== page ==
The second battle during the Seven Days’ Battles that ended the Peninsula campaign. After the Battle of Seven Pines, Robert E. Lee had been appointed to command the Confederate armies around Richmond. He decided that the only change of preventing George McClellan’s large Union army from capturing the Confederate capitol was to attack while that army was split in two by the Chickahominy River. He hoped to combine the army already around Richmond with Stonewall Jackson’s army from the Shenandoah Valley. If successful, Lee and Jackson would be able to defeat the larger Union army in detail.
Meanwhile McClellan was finally preparing to launch his attack on Richmond. On 25 June he had ordered a minor advance on his left wing (south of the Chickahominy), in preparation for a planned attack further north on 26 June. However, by now McClellan was aware that Jackson’s men were on their way, and the attack was cancelled.
McClellan’s army was hamstrung by two problems. The first was that it was divided by the Chickahominy River. One entire corps (Porter’s) was north of the river, guarding the routes north and east while the rest of the army was on the south bank, directly threatening Richmond. The second problem was that McClellan was convinced that he was outnumbered, estimating Confederate strength as close to 200,000, twice its real size.
Lee’s plan was to launch an attack with Jackson’s troops from the valley and three divisions from around Richmond (Longstreet’s, A. P. Hill’s and D. H. Hill’s). This plan had one serious flaw. It relied on the prompt arrival of Jackson’s army. That army had just fought and won an exhausting campaign in the Shenandoah Valley, and was finally starting to show the strain. Jackson had originally predicted that he would arrive on 25 June, but had failed. He was now expected early on 26 June. He was to attack Porter’s right flank, and his attack would be the signal for Lee’s men to launch their own attack against Porter’s front.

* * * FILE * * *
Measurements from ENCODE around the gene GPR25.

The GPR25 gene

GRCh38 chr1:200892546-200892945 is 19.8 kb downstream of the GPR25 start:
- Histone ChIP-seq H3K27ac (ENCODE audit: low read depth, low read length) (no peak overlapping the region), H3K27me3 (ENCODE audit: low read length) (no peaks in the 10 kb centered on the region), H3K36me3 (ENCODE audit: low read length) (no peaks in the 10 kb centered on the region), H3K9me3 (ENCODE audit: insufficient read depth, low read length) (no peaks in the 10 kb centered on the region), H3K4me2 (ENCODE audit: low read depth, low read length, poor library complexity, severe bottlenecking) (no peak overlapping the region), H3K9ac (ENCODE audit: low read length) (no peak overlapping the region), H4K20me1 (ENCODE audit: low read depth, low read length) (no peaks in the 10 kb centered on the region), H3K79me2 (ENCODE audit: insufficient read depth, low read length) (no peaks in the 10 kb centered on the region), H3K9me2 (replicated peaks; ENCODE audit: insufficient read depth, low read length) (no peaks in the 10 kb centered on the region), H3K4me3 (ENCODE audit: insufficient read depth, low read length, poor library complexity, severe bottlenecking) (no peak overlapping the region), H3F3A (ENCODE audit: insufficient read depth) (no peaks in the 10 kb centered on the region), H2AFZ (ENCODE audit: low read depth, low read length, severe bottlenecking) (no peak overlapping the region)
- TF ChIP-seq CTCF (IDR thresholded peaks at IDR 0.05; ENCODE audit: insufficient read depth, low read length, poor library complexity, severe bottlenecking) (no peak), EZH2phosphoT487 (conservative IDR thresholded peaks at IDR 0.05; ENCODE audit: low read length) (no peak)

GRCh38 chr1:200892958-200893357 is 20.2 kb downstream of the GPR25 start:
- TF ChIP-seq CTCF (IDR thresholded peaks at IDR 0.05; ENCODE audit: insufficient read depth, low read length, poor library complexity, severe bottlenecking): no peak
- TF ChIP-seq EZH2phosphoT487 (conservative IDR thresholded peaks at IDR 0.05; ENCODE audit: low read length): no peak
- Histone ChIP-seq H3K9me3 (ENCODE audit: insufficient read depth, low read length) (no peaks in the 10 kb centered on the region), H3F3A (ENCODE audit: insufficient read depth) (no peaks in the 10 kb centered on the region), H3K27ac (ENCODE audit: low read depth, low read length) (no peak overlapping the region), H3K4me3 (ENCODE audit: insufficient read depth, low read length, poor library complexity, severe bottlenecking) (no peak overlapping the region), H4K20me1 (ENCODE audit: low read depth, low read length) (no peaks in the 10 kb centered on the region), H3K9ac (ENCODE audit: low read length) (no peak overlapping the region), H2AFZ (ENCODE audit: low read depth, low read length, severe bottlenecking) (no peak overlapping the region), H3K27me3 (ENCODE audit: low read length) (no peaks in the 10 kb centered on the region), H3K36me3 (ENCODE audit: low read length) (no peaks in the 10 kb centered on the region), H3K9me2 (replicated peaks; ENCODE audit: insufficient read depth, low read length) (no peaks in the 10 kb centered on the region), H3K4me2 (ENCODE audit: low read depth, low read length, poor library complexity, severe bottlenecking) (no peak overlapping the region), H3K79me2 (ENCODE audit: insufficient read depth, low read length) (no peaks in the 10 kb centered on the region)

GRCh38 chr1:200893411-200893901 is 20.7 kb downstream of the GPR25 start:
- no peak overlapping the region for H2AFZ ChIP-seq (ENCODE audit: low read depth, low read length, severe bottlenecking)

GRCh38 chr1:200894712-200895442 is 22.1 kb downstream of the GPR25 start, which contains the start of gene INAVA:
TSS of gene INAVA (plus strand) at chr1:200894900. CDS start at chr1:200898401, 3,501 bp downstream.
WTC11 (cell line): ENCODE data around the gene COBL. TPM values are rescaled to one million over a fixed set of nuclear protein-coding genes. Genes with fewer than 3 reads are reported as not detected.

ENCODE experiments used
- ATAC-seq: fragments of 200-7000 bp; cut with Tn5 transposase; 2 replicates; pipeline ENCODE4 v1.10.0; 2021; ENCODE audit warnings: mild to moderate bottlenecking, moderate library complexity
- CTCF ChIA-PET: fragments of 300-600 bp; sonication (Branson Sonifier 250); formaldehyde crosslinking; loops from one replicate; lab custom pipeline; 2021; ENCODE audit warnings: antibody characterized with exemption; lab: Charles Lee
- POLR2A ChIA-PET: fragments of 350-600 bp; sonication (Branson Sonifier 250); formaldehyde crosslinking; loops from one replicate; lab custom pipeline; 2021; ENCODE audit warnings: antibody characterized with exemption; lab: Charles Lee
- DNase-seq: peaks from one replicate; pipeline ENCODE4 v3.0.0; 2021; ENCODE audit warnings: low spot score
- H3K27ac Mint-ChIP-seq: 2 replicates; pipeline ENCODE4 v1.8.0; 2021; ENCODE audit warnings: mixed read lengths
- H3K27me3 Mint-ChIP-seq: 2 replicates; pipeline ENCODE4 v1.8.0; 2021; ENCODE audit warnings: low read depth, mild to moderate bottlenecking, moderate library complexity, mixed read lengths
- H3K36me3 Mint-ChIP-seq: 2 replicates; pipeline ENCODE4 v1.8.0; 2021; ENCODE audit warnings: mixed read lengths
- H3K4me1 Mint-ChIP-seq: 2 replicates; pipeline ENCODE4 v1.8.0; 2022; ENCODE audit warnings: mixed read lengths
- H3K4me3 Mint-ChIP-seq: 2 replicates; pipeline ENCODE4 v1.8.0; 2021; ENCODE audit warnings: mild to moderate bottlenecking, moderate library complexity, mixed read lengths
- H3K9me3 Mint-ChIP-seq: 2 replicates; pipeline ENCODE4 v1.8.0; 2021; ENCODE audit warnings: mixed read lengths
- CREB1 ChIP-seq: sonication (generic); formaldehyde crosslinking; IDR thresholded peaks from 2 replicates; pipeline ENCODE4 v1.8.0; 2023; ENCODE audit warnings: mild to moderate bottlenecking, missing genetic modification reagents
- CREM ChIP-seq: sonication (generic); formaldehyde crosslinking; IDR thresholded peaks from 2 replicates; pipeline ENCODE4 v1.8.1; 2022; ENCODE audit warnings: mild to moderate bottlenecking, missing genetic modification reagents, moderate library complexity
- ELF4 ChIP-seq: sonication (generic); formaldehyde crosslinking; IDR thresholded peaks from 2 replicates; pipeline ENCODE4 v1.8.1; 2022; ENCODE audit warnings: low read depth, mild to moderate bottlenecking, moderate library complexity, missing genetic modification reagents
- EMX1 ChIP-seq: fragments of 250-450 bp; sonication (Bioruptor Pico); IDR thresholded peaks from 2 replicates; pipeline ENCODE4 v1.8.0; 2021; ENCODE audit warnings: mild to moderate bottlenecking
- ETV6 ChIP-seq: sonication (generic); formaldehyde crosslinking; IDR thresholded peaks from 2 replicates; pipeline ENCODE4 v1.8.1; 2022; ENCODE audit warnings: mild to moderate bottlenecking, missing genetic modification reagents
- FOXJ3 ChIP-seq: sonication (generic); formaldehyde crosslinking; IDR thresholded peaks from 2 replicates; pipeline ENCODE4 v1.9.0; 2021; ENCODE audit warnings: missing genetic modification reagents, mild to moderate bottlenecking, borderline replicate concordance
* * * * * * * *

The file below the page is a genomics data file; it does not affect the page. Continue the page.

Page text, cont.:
Unfortunately, Jackson simply didn’t arrive. He and his men simply could not keep up the pace they had set for so long in the valley. Eventually, in mid-afternoon, A. P. Hill could wait no longer and launched his attack. As one would expect, this unsupported attack against entrenched opponents was a disastrous failure. The Confederates lost 1,500 men against Union losses of only 360.
Although Mechanicsville was a clear Confederate defeat, McClellan proceeded to turn it into the beginnings of a victory. Worried about his supply lines, McClellan decided to chance his base, from Whitehouse, north of the Chickahominy River, to the James River. Ironically Jackson’s failure to appear probably played a part in that decision – if Lee was strong enough to attack without Jackson, what might he achieve once his entire army was present! Accordingly, on the night of 26-27 June, Porter moved back to Gaines’s Mill, nearer to the bridges over the Chickahominy. There, they would fight another battle on the following day.